ArtsAutosBooksBusinessEducationEntertainmentFamilyFashionFoodGamesGenderHealthHolidaysHomeHubPagesPersonal FinancePetsPoliticsReligionSportsTechnologyTravel

No Proven Benefits for Diet and Exercise in Lowering Risk of Diabetes

Updated on November 20, 2016
janderson99 profile image

Dr John uses his Biochemistry & Physiology research background (PhD) to develop authoritative reviews of dieting, weight loss, obesity, food

In a surprising outcome, a major US study of more than 5,000 overweight and obese people over 11 years was terminated because it show a negative outcome.

The study was initiated because following preliminary results the researchers had assumed exercise and calorie controlled diets would help to lower blood sugar levels, blood pressure and cholesterol levels. and so help lower the risk of developing Type 2 diabetes and heart disease and strokes. The level of prediabetes in children is of special concern.

The researchers hoped to conclusively show that dieting and exercise could help over-weight people from crossing the threshold into diabetes and thereby help to protect people from heart disease.

However, the researcher were quick to stress that dieting and exercise had been shown to have many other benefits if they did not reduce the risk of cardiovascular disease and stoke in people with diabetes.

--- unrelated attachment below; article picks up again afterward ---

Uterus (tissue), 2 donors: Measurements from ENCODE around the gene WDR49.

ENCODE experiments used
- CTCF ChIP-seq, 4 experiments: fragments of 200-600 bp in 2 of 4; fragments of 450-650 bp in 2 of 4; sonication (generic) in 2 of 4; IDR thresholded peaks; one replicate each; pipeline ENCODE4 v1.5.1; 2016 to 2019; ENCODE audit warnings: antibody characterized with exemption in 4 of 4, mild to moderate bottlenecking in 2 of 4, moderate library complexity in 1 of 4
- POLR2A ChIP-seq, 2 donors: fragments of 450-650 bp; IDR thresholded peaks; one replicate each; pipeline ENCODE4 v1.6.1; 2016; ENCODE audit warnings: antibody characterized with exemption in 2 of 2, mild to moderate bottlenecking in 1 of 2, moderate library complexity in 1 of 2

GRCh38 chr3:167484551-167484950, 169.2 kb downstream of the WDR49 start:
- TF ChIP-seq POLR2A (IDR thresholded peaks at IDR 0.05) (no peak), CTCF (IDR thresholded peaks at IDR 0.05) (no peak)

Other recent research has highlighted the link between Alzheimer's disease and diabetes, with many people calling Alzheimer's - Type 3 Diabetes.

This article discusses the study results, which have yet to be published and the implications of the negative outcome.

Losing weight can help some over weight people to stop progressing to Type 2 Diabetes
Losing weight can help some over weight people to stop progressing to Type 2 Diabetes | Source

The Diabetes Epidemic linked to Excessive Weight and Obesity

It is estimated that more than 25 million people in America have Type 2 diabetes. Most of these people are obese or clearly overweight. Studies have shown that people with diabetes have twice to three greater risk of developing heart disease and other diseases such as:

Skin-Related Diseases - affect about 33% of people with diabetes (1 and 2)

High Blood Pressure - About 65% of adults with diabetes have hypertension which increases the risk of heart attack.

Stroke - The risk of stroke is increased four fold, with elevated cholesterol levels a contributing factor.

Peripheral Arterial Disease or PAD - This disease occurs when the arteries in the legs become restricted due to narrowing or blocked by fat. Symptoms of PAD may include tingling or numbness or in the calves and feet, sores that only heal very slowly, sores or infections on the feet, as well as pain in the leg muscles during walking, jogging or other exercises.